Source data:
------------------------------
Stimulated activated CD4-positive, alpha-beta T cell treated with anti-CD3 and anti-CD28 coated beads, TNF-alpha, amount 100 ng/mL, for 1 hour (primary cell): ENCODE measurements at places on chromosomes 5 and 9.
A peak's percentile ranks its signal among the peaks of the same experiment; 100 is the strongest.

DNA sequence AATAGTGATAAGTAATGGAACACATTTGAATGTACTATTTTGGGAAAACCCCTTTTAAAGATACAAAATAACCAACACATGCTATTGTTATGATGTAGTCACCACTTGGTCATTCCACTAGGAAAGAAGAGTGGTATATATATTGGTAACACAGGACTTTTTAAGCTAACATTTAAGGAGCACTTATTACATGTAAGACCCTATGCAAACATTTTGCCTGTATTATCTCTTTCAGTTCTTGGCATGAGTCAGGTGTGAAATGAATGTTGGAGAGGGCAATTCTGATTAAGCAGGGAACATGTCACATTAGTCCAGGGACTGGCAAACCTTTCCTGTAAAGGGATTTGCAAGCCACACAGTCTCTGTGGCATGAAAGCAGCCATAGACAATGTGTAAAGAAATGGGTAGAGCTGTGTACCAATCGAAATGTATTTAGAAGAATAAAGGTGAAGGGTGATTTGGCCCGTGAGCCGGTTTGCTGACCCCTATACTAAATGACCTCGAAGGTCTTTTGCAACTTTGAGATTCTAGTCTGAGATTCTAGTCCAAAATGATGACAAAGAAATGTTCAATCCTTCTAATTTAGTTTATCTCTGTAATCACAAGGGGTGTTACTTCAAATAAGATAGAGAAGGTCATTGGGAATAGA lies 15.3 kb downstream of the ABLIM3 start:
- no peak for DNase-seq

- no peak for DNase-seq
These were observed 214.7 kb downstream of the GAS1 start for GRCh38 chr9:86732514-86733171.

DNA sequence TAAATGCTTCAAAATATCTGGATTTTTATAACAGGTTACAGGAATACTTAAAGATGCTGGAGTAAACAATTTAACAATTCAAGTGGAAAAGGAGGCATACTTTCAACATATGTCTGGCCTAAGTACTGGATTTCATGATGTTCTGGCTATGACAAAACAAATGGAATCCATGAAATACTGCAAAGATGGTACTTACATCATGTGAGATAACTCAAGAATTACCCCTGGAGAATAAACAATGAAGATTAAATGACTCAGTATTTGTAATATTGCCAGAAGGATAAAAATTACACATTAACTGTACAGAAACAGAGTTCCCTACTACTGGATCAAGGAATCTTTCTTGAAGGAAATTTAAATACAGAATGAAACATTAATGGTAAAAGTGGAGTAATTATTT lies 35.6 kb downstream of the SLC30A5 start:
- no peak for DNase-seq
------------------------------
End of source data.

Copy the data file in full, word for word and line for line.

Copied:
Stimulated activated CD4-positive, alpha-beta T cell treated with anti-CD3 and anti-CD28 coated beads, TNF-alpha, amount 100 ng/mL, for 1 hour (primary cell): ENCODE measurements at places on chromosomes 5 and 9.
A peak's percentile ranks its signal among the peaks of the same experiment; 100 is the strongest.

DNA sequence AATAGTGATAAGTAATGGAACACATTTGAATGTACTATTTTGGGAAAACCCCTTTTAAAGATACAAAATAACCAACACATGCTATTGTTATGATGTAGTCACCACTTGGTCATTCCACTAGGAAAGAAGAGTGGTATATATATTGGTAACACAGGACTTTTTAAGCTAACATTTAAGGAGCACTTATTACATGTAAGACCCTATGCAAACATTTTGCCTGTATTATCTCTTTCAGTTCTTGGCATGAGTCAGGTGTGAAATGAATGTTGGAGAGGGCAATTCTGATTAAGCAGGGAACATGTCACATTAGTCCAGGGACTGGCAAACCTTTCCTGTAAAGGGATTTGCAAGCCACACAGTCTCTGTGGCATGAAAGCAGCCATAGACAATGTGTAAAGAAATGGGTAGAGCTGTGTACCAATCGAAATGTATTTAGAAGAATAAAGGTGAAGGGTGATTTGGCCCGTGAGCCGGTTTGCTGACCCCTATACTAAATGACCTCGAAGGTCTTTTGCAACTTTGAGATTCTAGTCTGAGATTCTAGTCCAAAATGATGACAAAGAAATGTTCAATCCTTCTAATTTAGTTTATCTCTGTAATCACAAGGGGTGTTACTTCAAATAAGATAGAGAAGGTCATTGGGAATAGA lies 15.3 kb downstream of the ABLIM3 start:
- no peak for DNase-seq

- no peak for DNase-seq
These were observed 214.7 kb downstream of the GAS1 start for GRCh38 chr9:86732514-86733171.

DNA sequence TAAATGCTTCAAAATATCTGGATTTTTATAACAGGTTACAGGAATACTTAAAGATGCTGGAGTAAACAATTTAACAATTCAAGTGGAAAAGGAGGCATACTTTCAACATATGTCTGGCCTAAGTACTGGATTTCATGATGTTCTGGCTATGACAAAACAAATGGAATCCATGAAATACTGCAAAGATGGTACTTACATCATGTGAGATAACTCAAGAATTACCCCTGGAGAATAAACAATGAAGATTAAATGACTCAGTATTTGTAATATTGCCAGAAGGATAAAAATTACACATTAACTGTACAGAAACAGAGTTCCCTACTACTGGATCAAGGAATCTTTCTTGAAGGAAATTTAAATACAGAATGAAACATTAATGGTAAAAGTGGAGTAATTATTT lies 35.6 kb downstream of the SLC30A5 start:
- no peak for DNase-seq